Each year, San Mateo County beaches are called out for reporting high levels of contamination by nonprofit Heal the Bay’s California state “Beach Bummers” list. While this is nothing new, this year, for the first time, Fitzgerald Marine Reserve in Moss Beach topped the list.
Even San Mateo County park ranger Rob Cala was caught by surprise. He said it’s not uncommon that contaminants wash in, putting local beaches on the list. But for the
protected reserve, which has been closed to public access since the start of the COVID-19 pandemic in March, water quality normally isn’t a concern.
“I almost didn’t believe it,” Cala said.
Cala said he hasn’t seen the reported water quality issues affect the local wildlife and ecosystem. In fact, he said, it’s been a successful year for seal pupping and the algae blooms residents report seeing offshore can actually be a sign of a healthy ocean environment. To him, the yearly list can be an opportunity to continue education efforts aimed at mitigating impacts on the natural Coastside environment and to remind residents to pick up litter and dog waste.
The problem doesn’t stop outside Fitzgerald’s borders. The marine reserve is just one of six county beaches, including three beaches around Pillar Point Harbor, that made the list this year.
San Mateo County Harbor District Commissioner Ed Larenas said this problem is not new.
“It’s not surprising, but it is a problem,” said Larenas, who also works with the local chapter of the Surfrider
Foundation, a nonprofit organization that works to protect and preserve the world's oceans. “From my point of view it is a community problem.”
The Harbor District funds the San Mateo County Resource Conservation District to map the entire storm and sewage drain system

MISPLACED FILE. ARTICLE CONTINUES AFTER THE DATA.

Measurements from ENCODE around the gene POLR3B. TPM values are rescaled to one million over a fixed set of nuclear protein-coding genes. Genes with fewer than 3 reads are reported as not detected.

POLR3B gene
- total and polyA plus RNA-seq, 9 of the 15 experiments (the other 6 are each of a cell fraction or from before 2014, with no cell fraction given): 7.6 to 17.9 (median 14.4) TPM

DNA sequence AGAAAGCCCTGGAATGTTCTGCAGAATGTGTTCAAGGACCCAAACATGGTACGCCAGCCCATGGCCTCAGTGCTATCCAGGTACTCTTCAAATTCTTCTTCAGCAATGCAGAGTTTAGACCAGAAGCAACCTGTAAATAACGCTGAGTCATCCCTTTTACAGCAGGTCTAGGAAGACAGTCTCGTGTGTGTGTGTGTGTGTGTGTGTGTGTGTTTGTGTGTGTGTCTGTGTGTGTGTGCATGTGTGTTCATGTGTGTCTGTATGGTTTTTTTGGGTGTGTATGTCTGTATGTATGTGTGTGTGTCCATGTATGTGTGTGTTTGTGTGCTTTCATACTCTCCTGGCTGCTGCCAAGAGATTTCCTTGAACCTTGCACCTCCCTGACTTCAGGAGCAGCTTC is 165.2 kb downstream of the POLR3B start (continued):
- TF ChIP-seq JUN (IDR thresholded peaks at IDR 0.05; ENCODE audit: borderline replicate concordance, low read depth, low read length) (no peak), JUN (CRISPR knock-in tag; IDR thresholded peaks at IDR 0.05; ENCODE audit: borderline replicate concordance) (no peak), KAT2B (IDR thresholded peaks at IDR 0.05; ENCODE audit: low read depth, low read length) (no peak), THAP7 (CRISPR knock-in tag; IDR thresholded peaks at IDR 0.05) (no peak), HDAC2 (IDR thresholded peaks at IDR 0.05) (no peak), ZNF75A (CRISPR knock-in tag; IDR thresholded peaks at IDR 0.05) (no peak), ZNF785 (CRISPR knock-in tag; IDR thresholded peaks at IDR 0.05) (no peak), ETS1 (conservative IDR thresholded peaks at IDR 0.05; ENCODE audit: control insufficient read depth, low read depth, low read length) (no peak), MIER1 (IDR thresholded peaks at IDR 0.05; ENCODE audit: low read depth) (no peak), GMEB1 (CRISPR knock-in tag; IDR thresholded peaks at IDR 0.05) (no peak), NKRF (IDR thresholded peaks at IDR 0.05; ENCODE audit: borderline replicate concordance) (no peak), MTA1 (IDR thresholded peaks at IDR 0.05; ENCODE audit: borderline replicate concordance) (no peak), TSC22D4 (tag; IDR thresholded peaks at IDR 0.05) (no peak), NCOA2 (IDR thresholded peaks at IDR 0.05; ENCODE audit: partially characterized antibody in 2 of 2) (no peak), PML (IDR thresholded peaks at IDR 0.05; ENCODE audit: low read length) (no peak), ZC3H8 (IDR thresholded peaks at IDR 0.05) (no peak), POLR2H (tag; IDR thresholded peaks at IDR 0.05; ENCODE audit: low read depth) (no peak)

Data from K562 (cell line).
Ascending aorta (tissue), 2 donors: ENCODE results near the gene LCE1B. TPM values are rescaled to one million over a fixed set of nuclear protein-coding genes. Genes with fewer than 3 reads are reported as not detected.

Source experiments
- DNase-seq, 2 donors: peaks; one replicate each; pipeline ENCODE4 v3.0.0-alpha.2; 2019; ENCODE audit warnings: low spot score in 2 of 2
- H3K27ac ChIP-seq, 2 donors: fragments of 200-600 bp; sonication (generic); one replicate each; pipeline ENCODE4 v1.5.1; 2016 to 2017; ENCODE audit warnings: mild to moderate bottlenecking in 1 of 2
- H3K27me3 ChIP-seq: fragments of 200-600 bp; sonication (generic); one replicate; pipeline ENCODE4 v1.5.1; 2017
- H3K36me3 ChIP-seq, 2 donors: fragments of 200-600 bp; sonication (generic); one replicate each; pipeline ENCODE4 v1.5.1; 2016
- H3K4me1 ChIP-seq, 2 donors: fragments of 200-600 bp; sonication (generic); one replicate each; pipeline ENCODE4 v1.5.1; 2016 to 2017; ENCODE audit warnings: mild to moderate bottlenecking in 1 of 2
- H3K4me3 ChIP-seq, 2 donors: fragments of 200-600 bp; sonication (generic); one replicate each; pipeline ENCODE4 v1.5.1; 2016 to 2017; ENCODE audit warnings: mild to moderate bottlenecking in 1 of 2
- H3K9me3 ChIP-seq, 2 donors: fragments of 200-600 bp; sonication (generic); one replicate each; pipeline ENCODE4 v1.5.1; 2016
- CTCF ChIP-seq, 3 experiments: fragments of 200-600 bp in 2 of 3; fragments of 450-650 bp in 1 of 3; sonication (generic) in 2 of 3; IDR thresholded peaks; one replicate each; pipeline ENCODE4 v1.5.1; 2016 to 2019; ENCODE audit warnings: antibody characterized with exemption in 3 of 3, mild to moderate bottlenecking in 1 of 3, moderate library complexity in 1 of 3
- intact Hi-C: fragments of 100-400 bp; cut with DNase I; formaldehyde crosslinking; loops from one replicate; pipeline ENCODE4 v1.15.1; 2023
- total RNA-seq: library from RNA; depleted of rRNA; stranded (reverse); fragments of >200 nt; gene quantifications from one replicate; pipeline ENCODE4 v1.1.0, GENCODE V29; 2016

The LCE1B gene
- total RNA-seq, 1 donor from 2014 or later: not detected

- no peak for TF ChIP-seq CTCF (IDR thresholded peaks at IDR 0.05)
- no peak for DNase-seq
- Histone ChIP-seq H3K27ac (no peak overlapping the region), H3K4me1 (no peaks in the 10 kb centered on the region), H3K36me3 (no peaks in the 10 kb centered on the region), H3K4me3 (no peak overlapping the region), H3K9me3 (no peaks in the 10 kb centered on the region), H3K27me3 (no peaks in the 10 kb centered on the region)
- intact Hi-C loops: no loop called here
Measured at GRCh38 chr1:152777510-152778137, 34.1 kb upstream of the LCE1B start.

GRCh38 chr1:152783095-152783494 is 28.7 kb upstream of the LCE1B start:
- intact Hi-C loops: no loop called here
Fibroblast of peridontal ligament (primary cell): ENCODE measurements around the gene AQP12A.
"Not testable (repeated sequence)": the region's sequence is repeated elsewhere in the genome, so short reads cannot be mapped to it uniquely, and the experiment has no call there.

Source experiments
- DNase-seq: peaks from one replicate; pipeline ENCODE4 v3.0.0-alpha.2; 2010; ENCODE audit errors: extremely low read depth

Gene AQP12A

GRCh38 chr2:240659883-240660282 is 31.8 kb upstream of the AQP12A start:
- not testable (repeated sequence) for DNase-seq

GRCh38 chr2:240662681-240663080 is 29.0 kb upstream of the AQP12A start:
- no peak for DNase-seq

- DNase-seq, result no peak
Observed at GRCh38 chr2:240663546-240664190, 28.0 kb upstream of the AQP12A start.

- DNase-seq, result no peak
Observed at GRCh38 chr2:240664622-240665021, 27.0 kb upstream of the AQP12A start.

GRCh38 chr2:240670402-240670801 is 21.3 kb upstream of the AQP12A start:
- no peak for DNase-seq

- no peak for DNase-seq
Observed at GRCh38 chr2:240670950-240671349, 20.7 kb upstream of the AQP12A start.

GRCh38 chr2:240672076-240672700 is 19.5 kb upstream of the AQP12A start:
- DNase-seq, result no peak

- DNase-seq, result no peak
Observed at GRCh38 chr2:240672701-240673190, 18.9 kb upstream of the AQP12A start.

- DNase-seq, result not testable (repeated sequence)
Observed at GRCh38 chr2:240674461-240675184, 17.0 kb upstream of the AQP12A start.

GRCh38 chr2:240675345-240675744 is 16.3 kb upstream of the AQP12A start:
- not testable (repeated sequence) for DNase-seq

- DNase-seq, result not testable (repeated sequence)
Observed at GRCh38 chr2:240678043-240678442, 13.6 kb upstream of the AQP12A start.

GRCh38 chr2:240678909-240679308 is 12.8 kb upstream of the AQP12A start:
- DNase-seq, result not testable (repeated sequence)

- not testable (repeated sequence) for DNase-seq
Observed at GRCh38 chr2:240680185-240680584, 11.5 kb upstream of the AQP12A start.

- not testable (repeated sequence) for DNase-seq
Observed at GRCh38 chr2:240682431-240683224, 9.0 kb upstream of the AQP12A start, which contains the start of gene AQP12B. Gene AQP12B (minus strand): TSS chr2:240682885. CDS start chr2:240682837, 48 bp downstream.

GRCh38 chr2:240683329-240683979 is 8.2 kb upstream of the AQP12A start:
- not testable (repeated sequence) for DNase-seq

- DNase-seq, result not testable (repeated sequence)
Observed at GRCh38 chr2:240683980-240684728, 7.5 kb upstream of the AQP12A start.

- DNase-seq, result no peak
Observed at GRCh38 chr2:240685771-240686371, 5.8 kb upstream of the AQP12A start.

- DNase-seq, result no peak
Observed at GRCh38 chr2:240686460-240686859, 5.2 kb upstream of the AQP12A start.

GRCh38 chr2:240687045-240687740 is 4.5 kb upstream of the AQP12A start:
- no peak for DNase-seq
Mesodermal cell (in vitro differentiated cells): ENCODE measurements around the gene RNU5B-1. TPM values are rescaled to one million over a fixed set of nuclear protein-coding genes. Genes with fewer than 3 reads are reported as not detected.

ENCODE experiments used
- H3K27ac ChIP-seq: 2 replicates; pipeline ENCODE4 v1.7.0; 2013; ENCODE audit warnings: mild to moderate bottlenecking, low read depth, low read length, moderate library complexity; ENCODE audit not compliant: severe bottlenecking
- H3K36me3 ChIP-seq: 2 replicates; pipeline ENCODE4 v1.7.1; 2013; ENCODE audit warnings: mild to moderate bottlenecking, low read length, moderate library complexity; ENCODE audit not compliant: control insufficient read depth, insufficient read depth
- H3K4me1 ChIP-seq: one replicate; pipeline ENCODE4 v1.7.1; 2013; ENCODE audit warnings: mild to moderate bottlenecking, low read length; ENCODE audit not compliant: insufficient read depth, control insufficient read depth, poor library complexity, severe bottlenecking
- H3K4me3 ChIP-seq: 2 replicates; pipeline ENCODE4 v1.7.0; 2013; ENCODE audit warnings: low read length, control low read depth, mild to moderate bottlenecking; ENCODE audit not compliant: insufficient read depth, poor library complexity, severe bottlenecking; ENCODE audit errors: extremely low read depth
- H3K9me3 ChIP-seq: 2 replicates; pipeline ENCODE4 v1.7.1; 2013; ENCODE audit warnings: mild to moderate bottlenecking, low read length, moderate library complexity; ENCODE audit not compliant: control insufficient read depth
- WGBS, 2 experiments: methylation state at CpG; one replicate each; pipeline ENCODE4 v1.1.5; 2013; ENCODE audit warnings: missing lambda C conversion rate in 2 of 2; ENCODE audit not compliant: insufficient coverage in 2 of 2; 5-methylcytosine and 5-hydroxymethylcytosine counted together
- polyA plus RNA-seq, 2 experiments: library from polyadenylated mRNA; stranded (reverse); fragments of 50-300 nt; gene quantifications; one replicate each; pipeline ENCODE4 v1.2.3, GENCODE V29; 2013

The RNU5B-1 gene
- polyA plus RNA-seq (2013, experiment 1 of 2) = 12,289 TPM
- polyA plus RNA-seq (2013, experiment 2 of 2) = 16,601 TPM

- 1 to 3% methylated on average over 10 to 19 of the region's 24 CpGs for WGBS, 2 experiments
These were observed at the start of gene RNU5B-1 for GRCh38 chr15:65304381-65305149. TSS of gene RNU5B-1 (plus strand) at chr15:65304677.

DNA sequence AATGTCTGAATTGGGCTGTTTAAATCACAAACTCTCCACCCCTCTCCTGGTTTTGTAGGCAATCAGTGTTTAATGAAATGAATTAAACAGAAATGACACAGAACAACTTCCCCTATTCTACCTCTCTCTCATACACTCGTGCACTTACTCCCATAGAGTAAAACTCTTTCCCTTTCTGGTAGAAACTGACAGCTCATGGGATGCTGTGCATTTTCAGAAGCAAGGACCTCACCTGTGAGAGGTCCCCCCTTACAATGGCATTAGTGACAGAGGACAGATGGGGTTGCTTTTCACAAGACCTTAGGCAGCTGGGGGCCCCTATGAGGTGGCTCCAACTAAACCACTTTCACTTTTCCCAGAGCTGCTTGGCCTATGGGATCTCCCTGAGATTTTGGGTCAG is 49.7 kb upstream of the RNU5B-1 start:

and works with the RCD to find the contamination sources. Larenas said the contamination problem is a result of the cumulative impacts of upstream inputs, and San Mateo County’s Natural Resource Manager Hannah Ormshaw agreed.
“One of the issues is we get input from the entire watershed,” Larenas said. “There are several creeks that go into Pillar Point Harbor and storm drains that feed into it. So all those factors contribute to high bacterial counts in the water.”
Ormshaw said when the problem was discovered in 2002, the California Water Quality Control Board and other agencies began developing a water quality improvement plan for the area. The plan has been in place since 2017. On county land, that means working to minimize waste flow into the creek and ocean through drainage and vegetation projects and expanding education about cleaning up waste. Ormshaw said more testing would be needed to identify exactly which upstream sources are the biggest contributors to the water quality problem.
“It relies on everyone in the watershed to do various ongoing mitigation to try and keep their own individual inputs low,” Ormshaw said.
The solution from Coastside actors, Larenas said, would have to be an expensive one requiring coordination among multiple agencies, including the Sewer Authority Mid-Coastside.
“The infrastructure to do that here would be a big project,” he said.
RCD is trying to mitigate some of the health issues by covering up storm drains that lead into the harbor for the summer. This will keep
some bacteria out as restaurants and others wash contaminants out into the parking lots. Other efforts made in the last few years include cleaning and inspecting the Harbor District’s stormwater systems, replacing broken stormwater pipes, installing manhole covers and continuing to collect data.
The biggest contributing factor is runoff into the watershed leading to the harbor and its beaches.
“I think it is going to be a long process to change how runoff goes into the harbor,” Larenas said. “It is going to take all stakeholders to work together. Up until now that has not happened.”